QUITO, Ecuador — Ecuadorean President Lenin Moreno stripped his vice president of his authority Thursday over corruption allegations that emerged amid a battle for power within their ruling leftist coalition.

In a signed decree, Moreno said he was withdrawing all the tasks that had been assigned to Vice President Jorge Glas since both took office in May, which included overseeing a production council and earthquake reconstruction.

Moreno said loyalty implies serving the country in unity, “which has not been duly (carried out) by the vice president,” according to the decree.

The move came after a defiant letter from Glas the previous evening and on the heels of a recently surfaced audio recording in which an executive at Brazilian construction giant Odebrecht and an Ecuadorean official discuss alleged bribe requests by Glas in exchange for public work contracts awarded by former President Rafael Correa’s government.

Glas has denied wrongdoing, citing a lack of evidence, and in turn accuses Moreno of betraying Correa’s trust and legacy.

In the letter, Glas told Moreno his recent election came thanks to “the trust of an entire political movement that allowed you to be the candidate.” He accused unidentified presidential allies of lying and attacking “the honor of those of us who have worked for the country.”

Both Moreno and Glas served as vice president under Correa, but deep fissures have emerged in what was once a solid political coalition under the previous president.

Correa campaigned with Moreno but later accused his political acolyte of “disloyalty” and pursuing “mediocre” policies that would undermine his legacy, before heading off for an extended vacation in Europe last month.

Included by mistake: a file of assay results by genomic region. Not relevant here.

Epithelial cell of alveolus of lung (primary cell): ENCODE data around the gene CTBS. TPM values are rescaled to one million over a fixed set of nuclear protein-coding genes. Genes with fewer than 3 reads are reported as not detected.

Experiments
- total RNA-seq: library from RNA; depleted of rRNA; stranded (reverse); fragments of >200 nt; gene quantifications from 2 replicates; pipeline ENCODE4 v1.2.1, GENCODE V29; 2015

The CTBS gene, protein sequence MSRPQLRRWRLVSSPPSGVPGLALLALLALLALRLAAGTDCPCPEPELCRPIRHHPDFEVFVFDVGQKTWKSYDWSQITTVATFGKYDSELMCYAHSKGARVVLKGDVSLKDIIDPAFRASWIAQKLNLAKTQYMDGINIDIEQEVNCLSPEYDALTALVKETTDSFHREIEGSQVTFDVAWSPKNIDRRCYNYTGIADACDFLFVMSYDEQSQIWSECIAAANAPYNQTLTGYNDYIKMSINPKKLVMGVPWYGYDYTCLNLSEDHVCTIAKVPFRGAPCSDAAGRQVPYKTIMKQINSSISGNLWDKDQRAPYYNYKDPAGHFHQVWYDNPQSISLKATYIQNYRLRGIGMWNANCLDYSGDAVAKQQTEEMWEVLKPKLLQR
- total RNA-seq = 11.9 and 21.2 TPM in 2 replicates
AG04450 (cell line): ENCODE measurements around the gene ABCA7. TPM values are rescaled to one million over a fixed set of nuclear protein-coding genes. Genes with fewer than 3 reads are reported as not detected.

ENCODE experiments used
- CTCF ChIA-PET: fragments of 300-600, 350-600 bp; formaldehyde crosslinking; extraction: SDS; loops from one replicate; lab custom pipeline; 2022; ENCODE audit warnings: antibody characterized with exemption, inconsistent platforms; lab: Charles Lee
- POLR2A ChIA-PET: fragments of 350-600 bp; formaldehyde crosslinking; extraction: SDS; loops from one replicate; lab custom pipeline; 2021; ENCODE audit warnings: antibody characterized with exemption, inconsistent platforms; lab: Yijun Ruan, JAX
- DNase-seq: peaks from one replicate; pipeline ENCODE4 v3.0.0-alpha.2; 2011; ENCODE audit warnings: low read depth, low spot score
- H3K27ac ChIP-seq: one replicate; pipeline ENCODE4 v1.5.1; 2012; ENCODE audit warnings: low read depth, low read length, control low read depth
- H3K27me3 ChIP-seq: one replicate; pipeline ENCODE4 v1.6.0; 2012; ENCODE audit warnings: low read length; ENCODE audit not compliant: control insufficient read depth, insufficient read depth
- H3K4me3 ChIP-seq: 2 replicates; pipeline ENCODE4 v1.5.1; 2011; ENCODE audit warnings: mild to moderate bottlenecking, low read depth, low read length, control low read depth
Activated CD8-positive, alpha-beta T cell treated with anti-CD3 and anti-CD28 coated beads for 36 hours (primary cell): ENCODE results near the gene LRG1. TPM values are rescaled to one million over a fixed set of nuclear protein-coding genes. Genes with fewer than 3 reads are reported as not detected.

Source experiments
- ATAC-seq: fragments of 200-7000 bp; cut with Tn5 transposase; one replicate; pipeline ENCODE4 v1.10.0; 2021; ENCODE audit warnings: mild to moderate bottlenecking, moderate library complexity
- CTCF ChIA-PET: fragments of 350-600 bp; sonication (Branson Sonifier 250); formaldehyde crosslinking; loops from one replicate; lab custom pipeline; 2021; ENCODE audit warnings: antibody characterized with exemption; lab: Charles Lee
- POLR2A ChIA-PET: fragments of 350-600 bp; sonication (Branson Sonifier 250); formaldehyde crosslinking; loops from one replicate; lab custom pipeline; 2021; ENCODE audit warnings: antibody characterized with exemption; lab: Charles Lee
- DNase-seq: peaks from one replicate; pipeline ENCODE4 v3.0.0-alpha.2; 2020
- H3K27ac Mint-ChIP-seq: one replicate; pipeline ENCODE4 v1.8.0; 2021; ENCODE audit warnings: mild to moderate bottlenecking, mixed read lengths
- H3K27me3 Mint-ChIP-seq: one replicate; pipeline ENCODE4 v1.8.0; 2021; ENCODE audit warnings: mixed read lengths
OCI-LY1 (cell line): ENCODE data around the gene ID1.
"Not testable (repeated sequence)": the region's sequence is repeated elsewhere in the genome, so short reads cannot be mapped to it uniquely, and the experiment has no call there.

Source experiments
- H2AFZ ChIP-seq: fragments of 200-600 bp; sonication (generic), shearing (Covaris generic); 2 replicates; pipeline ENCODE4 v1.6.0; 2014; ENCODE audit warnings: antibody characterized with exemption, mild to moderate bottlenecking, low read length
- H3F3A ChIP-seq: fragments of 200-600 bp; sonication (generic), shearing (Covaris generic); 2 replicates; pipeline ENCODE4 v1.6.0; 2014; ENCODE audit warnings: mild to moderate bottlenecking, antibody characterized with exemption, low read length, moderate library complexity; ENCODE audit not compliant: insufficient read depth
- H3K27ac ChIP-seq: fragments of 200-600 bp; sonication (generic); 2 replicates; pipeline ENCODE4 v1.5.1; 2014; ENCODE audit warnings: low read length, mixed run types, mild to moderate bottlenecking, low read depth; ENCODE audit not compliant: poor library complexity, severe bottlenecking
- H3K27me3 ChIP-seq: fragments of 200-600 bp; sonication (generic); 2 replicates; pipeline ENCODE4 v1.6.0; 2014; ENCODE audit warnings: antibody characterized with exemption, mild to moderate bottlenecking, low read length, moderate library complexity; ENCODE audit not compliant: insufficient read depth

Correa has shown himself to be irked by Moreno’s negotiations with sectors that Correa fiercely opposed, and accuses him of falsifying numbers on inherited external debt. On Thursday he criticized Moreno’s decision to sideline the vice president.

“Oops! The ‘dialogue’ has only been for those who hate the Revolution!” Correa tweeted. “Onward, JORGE. Take it as a badge of honor.”

Analyst Jorge Leon said the rupture owes to the fact that the political movement founded by Correa largely existed as an extension of his person.

“It did not function as a party but rather as an entity of support for Rafael Correa,” Leon said. Once Correa was termed out of office, it lost “the presence of the strongman and the element that moves the parts … so the party tended toward division.”

Tensions first surfaced during the presidential campaign when opposition politicians accused Glas of heading up a network that allegedly received millions of dollars in bribes from Odebrecht, which has been involved in a graft scandal spanning much of the region.

No proof or formal complaint against Glas has been produced, however.

Odebrecht has acknowledged paying bribes worth $33.5 million to Ecuadorean officials for public contracts.

Prosecutors are reviewing 30 Odebrecht contracts with Ecuador between 1980 and 2015, including some granted during Correa’s administration worth about $1.6 billion.

The audio recording was published this week by the Brazilian newspaper O Globo.